• RHSV Gardener’s Day out.  Sat. 16th June commencing 9.30am.  Prior registration and payment of $15 required by 1st June.  Guests include Jane Edmanson, Stephen Ryan and Attila Kapitany.  Stalls, presentations, traders.  Light lunch available for $15 must be pre-ordered. Venue: Deakin University campus, Burwood.  Contact Secretary 03 5367 6363 or download registration form from website.

 

So true:  Wood burns faster when you have to cut and chop it yourself.

Things to do in the Garden in May:

Flower garden. Plant seeds of Forget-Me-Not, Calendula, Delphinium, Alyssum and Lobelia. Plant seedlings of Polyanthus, Hollyhocks, Lupins, Stocks, Iceland Poppy, Primulas, Pansy and Viola. Violas will flower right through until the end of November, especially if grown in pots. Plant Pansies in a slightly shaded position for the Spring as they are not as heat resistant as Violas. Spring bulbs such as Tulips and Daffodils should be planted before mid-May. Select and plant new Camellias. Start to divide Perennials.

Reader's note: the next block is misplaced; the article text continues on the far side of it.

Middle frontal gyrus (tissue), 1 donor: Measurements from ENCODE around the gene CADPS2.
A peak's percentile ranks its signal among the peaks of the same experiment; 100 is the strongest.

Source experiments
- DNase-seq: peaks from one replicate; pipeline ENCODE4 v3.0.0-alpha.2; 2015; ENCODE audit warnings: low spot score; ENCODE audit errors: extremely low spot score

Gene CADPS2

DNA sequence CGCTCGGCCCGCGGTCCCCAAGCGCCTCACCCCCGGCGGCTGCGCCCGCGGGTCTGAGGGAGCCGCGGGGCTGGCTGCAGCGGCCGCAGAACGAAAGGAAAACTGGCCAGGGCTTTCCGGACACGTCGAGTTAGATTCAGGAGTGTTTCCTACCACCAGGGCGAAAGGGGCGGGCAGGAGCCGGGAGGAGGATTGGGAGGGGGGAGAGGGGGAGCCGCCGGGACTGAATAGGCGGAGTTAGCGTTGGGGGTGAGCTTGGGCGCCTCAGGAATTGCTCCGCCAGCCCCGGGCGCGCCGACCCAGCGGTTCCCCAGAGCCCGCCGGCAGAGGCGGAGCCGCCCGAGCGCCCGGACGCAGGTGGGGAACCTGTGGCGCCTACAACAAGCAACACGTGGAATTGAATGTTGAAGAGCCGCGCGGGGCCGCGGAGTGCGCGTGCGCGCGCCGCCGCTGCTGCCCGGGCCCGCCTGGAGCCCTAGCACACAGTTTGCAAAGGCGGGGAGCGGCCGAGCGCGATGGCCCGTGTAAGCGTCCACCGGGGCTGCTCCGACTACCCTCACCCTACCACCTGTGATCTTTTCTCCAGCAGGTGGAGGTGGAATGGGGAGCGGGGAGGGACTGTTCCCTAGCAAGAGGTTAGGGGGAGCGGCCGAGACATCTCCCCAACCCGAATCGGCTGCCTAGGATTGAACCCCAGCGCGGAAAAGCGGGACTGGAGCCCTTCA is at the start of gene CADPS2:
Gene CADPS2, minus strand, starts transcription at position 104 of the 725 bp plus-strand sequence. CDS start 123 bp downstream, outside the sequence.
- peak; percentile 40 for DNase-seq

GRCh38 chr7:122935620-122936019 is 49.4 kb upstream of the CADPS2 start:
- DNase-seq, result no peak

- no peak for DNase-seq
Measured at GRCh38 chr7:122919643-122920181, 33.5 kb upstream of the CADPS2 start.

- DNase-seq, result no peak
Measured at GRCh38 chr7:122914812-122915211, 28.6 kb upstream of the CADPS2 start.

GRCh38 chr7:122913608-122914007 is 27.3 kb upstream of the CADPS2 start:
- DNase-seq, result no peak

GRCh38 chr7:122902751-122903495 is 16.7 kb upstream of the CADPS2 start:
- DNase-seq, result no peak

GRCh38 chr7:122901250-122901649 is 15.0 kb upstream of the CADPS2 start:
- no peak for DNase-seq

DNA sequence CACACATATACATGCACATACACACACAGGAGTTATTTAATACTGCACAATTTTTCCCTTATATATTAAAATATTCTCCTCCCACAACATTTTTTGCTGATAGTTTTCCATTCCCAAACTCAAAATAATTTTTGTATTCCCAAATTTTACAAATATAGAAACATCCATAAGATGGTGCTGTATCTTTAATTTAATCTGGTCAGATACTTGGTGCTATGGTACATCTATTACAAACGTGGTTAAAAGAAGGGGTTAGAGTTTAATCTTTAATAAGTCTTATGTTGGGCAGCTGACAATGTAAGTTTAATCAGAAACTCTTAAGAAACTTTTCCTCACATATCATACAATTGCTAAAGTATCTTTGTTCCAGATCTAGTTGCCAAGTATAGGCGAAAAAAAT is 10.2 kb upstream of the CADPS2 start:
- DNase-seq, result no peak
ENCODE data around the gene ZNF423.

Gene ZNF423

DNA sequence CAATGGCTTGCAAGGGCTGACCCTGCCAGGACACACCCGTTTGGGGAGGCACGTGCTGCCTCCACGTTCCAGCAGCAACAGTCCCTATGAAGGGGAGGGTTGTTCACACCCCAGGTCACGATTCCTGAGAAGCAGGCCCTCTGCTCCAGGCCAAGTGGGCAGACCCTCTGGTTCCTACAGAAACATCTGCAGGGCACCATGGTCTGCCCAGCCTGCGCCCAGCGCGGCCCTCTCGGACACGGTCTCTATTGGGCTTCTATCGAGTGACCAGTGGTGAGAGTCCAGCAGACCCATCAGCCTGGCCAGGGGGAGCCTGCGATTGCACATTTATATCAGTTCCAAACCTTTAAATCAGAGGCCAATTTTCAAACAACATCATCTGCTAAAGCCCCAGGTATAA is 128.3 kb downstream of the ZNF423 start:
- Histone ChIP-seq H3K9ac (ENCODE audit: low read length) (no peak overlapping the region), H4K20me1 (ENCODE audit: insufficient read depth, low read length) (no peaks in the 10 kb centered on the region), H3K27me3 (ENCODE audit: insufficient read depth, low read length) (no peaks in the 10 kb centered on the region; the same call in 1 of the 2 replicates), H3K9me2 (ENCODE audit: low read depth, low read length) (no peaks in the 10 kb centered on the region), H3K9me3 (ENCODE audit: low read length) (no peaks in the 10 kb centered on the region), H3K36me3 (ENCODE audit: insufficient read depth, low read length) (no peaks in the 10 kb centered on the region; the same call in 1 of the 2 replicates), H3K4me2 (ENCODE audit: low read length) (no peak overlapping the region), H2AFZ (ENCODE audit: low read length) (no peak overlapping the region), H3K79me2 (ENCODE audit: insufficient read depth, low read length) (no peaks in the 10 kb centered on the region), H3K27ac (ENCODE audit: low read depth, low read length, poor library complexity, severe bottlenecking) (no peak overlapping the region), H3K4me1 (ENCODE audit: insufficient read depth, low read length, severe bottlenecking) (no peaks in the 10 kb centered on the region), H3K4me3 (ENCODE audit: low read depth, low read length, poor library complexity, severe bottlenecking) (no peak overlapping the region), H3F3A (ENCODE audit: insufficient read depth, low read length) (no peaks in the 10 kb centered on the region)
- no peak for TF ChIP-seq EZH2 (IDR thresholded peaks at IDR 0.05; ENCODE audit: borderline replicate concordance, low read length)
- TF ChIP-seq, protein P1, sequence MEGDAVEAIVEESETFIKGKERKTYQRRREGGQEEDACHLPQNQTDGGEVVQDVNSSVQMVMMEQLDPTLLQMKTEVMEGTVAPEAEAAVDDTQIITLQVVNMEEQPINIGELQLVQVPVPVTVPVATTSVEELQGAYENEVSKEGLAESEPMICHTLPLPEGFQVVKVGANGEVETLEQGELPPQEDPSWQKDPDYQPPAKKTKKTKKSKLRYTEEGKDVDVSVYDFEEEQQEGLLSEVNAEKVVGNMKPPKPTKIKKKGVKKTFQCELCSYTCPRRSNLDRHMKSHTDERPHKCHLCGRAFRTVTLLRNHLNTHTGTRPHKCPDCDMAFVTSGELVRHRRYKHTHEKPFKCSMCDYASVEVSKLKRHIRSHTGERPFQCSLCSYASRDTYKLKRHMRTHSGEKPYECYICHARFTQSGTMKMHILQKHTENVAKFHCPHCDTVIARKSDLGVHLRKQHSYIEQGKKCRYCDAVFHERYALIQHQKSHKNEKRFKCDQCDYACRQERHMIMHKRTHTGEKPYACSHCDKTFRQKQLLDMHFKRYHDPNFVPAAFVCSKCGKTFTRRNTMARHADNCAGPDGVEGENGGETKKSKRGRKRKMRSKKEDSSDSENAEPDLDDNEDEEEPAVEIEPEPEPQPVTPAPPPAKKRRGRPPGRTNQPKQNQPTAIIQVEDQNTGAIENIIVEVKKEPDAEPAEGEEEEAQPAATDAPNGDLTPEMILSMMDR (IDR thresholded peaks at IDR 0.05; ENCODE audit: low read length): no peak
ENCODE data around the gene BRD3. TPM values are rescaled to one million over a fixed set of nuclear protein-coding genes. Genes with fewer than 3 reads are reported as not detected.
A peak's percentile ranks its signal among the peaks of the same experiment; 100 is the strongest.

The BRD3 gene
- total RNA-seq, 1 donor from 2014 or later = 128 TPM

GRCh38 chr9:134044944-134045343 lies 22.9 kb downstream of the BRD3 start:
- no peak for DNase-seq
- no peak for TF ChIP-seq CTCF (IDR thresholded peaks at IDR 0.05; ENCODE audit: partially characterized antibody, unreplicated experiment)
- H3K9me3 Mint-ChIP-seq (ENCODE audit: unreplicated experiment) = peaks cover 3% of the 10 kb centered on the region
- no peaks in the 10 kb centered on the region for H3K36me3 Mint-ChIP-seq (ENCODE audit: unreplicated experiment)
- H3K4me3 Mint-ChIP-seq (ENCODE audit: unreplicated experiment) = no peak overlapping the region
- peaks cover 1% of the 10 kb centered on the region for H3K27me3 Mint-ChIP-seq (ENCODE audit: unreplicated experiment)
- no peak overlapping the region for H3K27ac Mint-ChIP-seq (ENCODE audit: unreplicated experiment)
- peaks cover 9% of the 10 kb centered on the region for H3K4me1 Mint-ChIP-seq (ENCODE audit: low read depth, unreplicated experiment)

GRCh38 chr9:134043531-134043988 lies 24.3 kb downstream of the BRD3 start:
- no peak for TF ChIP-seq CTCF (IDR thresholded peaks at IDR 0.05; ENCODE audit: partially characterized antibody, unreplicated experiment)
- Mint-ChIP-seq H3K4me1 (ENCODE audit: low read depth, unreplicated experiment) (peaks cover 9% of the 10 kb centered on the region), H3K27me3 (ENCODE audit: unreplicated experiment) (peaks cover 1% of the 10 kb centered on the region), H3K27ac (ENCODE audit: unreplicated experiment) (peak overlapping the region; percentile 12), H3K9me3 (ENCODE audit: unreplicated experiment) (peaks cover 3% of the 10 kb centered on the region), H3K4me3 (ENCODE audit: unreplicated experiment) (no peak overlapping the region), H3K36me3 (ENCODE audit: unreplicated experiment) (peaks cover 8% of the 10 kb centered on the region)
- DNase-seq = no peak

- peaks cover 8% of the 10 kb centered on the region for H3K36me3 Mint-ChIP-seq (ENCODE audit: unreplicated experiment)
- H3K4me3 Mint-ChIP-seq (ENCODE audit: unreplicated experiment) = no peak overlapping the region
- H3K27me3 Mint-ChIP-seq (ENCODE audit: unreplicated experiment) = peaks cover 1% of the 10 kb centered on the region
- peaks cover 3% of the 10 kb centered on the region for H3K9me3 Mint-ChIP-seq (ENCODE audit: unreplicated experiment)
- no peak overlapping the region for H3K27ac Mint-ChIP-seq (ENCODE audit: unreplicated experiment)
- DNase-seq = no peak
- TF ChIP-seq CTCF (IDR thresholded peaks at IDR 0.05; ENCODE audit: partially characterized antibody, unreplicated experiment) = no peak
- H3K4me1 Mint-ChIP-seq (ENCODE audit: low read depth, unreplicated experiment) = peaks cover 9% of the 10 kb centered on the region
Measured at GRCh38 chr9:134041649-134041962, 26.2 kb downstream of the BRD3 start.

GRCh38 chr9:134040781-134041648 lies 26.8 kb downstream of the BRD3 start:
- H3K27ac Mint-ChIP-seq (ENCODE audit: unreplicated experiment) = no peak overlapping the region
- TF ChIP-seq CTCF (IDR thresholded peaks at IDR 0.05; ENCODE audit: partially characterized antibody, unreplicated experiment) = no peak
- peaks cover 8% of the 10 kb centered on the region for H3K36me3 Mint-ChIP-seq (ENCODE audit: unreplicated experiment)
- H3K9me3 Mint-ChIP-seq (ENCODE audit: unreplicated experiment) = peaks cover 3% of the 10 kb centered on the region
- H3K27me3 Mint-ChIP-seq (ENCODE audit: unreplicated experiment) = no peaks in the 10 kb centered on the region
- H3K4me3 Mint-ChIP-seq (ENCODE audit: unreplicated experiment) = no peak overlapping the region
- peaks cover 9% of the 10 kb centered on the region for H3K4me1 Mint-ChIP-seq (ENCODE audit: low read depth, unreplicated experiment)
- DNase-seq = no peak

Vegetable Garden. Continue to plant Cauliflower, Cabbage and Broccoli for a succession. Dig plenty of organic compost and manure into the soil and then apply a good dressing of lime as most soils in the area are slightly acid and brassicas like a neutral Ph. Apply liquid fertiliser such as Harvest or Nitrosol at 4-6 weekly intervals. Plant Onions, Shallots, Peas, Parsnips, Chinese Cabbage and Celery. Plant green crop seeds for digging in later in beds not in use through the winter.